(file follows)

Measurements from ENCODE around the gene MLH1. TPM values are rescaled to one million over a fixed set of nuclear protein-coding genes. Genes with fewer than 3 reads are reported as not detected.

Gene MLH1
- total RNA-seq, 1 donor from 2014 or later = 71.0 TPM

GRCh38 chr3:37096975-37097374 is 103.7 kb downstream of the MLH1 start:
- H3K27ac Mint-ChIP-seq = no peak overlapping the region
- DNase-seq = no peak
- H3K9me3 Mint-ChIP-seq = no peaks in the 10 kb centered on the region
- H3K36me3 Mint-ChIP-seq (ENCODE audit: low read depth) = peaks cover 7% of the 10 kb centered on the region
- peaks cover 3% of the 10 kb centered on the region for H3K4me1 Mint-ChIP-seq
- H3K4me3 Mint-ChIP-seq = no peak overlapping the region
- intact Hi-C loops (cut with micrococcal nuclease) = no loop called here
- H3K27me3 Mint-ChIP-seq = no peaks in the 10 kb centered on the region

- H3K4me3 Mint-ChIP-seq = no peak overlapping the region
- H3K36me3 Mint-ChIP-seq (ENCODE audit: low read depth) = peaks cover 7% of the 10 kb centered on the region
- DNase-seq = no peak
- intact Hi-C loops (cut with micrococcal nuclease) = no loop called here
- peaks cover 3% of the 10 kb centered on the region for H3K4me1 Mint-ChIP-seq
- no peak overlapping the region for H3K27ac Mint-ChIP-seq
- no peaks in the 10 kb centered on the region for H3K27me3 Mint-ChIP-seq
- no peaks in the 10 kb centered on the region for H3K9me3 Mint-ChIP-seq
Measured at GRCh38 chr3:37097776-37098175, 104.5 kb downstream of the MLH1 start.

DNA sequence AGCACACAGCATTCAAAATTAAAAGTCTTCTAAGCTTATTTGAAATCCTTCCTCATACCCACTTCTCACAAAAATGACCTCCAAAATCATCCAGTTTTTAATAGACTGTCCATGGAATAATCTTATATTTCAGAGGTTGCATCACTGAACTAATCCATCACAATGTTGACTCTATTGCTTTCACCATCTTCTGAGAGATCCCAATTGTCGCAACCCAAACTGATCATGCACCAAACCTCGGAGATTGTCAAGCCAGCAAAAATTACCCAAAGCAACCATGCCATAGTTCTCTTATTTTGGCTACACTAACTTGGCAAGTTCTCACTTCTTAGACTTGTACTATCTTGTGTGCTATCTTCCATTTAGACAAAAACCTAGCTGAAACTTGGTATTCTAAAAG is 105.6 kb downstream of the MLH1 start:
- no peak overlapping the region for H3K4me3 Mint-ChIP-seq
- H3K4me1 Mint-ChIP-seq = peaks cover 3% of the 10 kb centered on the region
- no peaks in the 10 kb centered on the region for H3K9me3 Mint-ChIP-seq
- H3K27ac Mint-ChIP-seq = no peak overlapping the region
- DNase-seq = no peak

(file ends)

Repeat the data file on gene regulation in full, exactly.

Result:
Measurements from ENCODE around the gene MLH1. TPM values are rescaled to one million over a fixed set of nuclear protein-coding genes. Genes with fewer than 3 reads are reported as not detected.

Gene MLH1
- total RNA-seq, 1 donor from 2014 or later = 71.0 TPM

GRCh38 chr3:37096975-37097374 is 103.7 kb downstream of the MLH1 start:
- H3K27ac Mint-ChIP-seq = no peak overlapping the region
- DNase-seq = no peak
- H3K9me3 Mint-ChIP-seq = no peaks in the 10 kb centered on the region
- H3K36me3 Mint-ChIP-seq (ENCODE audit: low read depth) = peaks cover 7% of the 10 kb centered on the region
- peaks cover 3% of the 10 kb centered on the region for H3K4me1 Mint-ChIP-seq
- H3K4me3 Mint-ChIP-seq = no peak overlapping the region
- intact Hi-C loops (cut with micrococcal nuclease) = no loop called here
- H3K27me3 Mint-ChIP-seq = no peaks in the 10 kb centered on the region

- H3K4me3 Mint-ChIP-seq = no peak overlapping the region
- H3K36me3 Mint-ChIP-seq (ENCODE audit: low read depth) = peaks cover 7% of the 10 kb centered on the region
- DNase-seq = no peak
- intact Hi-C loops (cut with micrococcal nuclease) = no loop called here
- peaks cover 3% of the 10 kb centered on the region for H3K4me1 Mint-ChIP-seq
- no peak overlapping the region for H3K27ac Mint-ChIP-seq
- no peaks in the 10 kb centered on the region for H3K27me3 Mint-ChIP-seq
- no peaks in the 10 kb centered on the region for H3K9me3 Mint-ChIP-seq
Measured at GRCh38 chr3:37097776-37098175, 104.5 kb downstream of the MLH1 start.

DNA sequence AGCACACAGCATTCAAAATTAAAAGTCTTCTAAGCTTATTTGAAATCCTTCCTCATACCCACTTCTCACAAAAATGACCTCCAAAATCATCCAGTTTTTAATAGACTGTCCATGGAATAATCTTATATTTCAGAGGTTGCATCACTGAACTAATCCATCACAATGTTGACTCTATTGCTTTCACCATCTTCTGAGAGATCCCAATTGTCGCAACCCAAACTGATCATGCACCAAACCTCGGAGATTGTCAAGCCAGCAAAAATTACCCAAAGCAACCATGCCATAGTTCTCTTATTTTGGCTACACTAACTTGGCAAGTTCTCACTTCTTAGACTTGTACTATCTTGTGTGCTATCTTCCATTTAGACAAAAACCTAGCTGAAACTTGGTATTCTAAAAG is 105.6 kb downstream of the MLH1 start:
- no peak overlapping the region for H3K4me3 Mint-ChIP-seq
- H3K4me1 Mint-ChIP-seq = peaks cover 3% of the 10 kb centered on the region
- no peaks in the 10 kb centered on the region for H3K9me3 Mint-ChIP-seq
- H3K27ac Mint-ChIP-seq = no peak overlapping the region
- DNase-seq = no peak